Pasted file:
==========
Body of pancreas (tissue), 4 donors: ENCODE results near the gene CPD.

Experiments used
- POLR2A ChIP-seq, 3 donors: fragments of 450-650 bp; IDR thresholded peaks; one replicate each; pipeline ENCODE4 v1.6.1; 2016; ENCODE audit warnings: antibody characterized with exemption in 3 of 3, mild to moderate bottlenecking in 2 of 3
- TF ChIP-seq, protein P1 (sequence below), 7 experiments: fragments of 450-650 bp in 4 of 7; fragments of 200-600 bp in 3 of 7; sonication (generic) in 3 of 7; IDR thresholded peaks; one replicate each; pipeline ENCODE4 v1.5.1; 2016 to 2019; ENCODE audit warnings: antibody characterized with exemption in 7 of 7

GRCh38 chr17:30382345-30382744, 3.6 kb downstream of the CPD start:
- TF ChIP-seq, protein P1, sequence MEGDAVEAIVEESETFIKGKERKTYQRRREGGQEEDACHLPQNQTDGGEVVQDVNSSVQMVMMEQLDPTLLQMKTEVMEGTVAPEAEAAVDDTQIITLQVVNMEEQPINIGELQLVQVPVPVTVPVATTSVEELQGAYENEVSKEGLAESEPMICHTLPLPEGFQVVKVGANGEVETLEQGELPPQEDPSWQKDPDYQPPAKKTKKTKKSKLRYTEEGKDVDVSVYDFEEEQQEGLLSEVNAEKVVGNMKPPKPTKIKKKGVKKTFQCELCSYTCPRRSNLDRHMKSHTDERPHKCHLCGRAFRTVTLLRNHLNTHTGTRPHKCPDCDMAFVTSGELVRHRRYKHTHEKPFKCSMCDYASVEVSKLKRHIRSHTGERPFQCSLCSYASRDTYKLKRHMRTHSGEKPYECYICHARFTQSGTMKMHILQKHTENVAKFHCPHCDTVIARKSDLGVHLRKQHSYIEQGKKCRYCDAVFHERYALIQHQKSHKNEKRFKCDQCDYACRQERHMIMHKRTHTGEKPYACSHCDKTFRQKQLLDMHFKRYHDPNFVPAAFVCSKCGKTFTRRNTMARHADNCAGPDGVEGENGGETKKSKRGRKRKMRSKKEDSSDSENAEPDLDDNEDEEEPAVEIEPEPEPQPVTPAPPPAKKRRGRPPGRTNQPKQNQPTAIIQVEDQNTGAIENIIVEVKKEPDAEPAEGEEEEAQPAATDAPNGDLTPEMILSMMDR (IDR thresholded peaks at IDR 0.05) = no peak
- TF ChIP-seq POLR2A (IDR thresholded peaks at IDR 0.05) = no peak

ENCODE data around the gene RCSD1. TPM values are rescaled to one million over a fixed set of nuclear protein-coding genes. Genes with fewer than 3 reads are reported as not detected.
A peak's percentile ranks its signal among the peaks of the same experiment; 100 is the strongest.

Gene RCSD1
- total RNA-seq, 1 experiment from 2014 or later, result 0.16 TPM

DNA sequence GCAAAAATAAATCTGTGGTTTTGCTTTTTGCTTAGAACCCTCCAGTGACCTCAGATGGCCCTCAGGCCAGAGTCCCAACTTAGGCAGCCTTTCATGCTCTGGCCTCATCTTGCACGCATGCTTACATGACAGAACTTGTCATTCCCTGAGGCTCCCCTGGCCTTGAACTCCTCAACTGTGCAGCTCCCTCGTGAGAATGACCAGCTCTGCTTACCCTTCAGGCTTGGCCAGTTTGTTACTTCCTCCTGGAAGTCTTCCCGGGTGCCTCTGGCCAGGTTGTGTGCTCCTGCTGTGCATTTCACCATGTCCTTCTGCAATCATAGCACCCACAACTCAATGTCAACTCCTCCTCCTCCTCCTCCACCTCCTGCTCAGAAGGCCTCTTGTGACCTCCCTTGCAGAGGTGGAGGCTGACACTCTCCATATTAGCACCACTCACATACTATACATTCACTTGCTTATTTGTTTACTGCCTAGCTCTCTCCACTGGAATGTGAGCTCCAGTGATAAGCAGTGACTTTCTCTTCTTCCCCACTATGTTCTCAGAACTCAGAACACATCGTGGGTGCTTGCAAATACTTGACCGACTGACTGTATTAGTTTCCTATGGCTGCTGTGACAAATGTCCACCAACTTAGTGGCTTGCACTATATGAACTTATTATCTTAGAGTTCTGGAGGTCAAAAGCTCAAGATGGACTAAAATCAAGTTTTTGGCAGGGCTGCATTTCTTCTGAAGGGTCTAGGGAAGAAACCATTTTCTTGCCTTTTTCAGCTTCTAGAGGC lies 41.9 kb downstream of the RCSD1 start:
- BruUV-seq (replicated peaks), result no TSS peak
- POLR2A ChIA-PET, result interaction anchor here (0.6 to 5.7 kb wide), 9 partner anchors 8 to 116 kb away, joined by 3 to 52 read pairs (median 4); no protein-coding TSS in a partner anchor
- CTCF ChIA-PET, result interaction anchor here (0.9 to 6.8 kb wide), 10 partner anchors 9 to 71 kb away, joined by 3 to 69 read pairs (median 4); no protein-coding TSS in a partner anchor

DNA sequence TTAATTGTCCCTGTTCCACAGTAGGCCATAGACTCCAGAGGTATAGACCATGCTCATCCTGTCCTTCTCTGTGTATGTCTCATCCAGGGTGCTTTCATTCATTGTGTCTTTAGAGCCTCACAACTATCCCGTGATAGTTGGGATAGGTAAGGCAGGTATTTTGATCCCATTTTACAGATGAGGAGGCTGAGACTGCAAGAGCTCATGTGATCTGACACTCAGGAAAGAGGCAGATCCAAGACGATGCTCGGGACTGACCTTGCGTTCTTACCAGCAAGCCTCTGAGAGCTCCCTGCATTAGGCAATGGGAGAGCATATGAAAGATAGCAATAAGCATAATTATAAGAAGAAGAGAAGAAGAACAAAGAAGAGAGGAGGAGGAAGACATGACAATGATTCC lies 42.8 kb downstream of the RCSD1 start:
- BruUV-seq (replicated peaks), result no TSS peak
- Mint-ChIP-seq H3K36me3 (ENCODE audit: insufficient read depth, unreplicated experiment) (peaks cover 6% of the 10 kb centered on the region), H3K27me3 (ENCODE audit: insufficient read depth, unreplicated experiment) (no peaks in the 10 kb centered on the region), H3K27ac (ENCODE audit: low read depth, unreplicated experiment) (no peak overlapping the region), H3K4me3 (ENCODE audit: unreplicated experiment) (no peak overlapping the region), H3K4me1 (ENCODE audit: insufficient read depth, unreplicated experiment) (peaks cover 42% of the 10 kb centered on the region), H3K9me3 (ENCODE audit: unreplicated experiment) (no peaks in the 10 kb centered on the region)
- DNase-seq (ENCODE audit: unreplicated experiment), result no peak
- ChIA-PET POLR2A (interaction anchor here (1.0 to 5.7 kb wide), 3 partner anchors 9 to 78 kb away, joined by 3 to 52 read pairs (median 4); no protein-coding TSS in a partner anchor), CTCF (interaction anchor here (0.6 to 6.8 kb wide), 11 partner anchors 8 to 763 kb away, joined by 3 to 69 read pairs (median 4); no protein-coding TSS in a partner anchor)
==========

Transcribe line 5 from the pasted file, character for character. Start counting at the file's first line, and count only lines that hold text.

GRCh38 chr17:30382345-30382744, 3.6 kb downstream of the CPD start: